I was appalled by the tactics that universities deploy to leech money from college students who simply don’t have any. An average student graduates with $25k in student debt and then there are students such as Stephanie Gray who accumulated $140k student debt attempting to secure her master degree. The degree with which, she can not secure herself a job. No one should have to survive the hardship of complete college education just to find themselves in a hopeless situation. A situation in which they are too fearful to start a family, get a house, a car, to venture out in to the world as an educated adult, all because they had to pay for college amenities instead of the information they need to survive.

The main contemporary problem that Andrew Rossi diagnoses with his documentary is that college may not be worth it anymore. Students are being asked to pay too much and not getting the results they need post graduation. Graduates are unable to pay off their debt due to their inability to secure a job that pays high enough for them to pay off debt. Debt that is far higher than their initial loan as it balloons up to uncontrolled numbers leaving nothing but hopelessness and despair. Its not all bad though, the young black male who rose from gang violence and made his family proud by graduating from Harvard University shows that there is hope out there. Rossi ends the documentary with a link for students to follow in order to help them combat student debt and whatever else they may need as a ray of hope.

4 thoughts on “College, a necessary evil?”

  1. I really liked your emphasis on “The student is the customer” and it’s true. The reality is that we buy education. We buy high education in order to get some sort of success. Colleges are very expensive nowadays for the prestige that it has and the quality of the professional that graduate from such college. In the market of education, prestige and quality set the price. The rates to find a job increase when you are graduated from Harvard, It’s not the same as a city college, and unfortunately this rank is what makes higher education so expensive.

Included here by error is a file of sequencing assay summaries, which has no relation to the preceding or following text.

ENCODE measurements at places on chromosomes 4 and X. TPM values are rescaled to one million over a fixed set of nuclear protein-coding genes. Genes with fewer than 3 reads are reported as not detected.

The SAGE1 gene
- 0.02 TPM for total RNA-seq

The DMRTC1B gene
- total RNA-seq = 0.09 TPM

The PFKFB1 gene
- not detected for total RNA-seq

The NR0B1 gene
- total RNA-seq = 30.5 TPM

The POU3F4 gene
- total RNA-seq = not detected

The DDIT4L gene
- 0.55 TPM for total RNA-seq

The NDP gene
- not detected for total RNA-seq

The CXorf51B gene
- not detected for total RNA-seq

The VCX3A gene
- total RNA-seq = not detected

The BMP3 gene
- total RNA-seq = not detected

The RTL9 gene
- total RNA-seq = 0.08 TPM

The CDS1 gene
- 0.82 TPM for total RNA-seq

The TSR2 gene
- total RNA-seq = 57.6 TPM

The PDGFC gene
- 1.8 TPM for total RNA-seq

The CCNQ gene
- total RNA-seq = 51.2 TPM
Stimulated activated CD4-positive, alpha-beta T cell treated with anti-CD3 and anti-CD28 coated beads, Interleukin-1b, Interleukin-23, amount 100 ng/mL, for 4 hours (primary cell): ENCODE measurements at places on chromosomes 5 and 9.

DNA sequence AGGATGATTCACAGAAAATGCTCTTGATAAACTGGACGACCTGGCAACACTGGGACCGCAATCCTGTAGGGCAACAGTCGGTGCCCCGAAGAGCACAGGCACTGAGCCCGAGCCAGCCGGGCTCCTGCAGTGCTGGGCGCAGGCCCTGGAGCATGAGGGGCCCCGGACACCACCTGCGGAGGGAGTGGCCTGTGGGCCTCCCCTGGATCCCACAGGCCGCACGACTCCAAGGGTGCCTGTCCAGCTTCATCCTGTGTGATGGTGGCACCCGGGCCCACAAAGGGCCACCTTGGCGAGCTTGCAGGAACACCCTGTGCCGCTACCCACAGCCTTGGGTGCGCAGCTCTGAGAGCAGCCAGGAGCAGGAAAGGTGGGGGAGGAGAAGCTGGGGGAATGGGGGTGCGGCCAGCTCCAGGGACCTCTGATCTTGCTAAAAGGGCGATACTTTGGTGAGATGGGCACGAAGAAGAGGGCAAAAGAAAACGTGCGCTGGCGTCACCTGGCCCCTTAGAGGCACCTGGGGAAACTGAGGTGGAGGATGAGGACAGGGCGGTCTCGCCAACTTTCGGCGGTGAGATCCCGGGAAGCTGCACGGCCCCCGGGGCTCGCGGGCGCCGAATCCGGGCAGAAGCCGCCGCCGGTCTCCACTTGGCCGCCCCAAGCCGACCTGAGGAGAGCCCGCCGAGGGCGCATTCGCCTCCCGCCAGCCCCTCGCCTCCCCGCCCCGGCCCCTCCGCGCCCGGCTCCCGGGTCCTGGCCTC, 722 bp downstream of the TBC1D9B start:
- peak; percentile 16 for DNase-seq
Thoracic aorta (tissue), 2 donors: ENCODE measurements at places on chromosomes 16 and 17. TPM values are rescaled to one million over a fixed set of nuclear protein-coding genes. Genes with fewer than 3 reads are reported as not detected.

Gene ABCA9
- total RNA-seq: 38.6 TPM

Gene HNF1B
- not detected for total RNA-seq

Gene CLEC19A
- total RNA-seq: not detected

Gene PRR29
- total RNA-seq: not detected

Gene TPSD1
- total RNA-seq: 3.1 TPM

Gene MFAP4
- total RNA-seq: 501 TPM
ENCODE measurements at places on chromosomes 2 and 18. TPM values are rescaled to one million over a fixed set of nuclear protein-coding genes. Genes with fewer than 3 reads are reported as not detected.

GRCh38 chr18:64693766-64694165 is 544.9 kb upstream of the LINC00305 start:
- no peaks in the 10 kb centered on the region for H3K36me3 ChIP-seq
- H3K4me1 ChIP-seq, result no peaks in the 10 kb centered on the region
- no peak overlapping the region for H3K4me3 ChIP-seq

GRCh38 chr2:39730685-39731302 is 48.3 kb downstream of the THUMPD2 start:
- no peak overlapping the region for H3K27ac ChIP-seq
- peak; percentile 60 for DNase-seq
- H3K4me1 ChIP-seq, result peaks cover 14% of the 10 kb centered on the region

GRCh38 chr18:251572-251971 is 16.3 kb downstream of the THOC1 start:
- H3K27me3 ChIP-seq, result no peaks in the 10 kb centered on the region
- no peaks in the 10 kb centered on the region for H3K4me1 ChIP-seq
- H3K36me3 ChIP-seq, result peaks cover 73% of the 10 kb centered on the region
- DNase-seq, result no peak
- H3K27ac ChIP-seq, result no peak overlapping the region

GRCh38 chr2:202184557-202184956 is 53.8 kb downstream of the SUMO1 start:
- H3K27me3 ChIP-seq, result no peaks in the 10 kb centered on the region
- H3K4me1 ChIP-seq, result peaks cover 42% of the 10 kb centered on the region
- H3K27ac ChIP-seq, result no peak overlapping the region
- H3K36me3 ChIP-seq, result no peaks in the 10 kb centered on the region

2. Hello Mohammed. l think high tuition is the main problem to students who want to get higher education.
    You also pointed out there’s still hope,and l agree with that.But it’s
    very tiny to rest of students,so l think the main way to rise hope is reduce tuition in the future,since we
    can’t do it in a short time.

  3. Wow, good analysis Mohammed. The main point that really blew me away is this idea that modern higher education is a business not a service. That one college gets a rock climbing wall and a 28 person hot tub, than the next college has to do the same. What the hell is going on here. Why are they doing this? So they get more students. How do they afford this? By screwing over said students in the long run with crippling additional student debt. Tens of thousands of dollars of student debt. They are not doing a service to these kids by adding these amenities. I apologize if this seems inappropriate or vulgar, but this is a white collar version of the stereotypical child molester waving candies out the window of his white van. They’re showing these kids that they’re doing them a favor but in reality, they’re messing these kids over for life.

  4. Good job on the organization of the blog! I liked how you provided examples after each major point. You toned your blog to the negative aspect of education and tuition. There is so much money being put to education, but does it all go to education? Students are the target for colleges to get what they want, which is money, but colleges should also provide students with what they need, a job. A “student is the customer” don’t you think they should be satisfied with their purchase?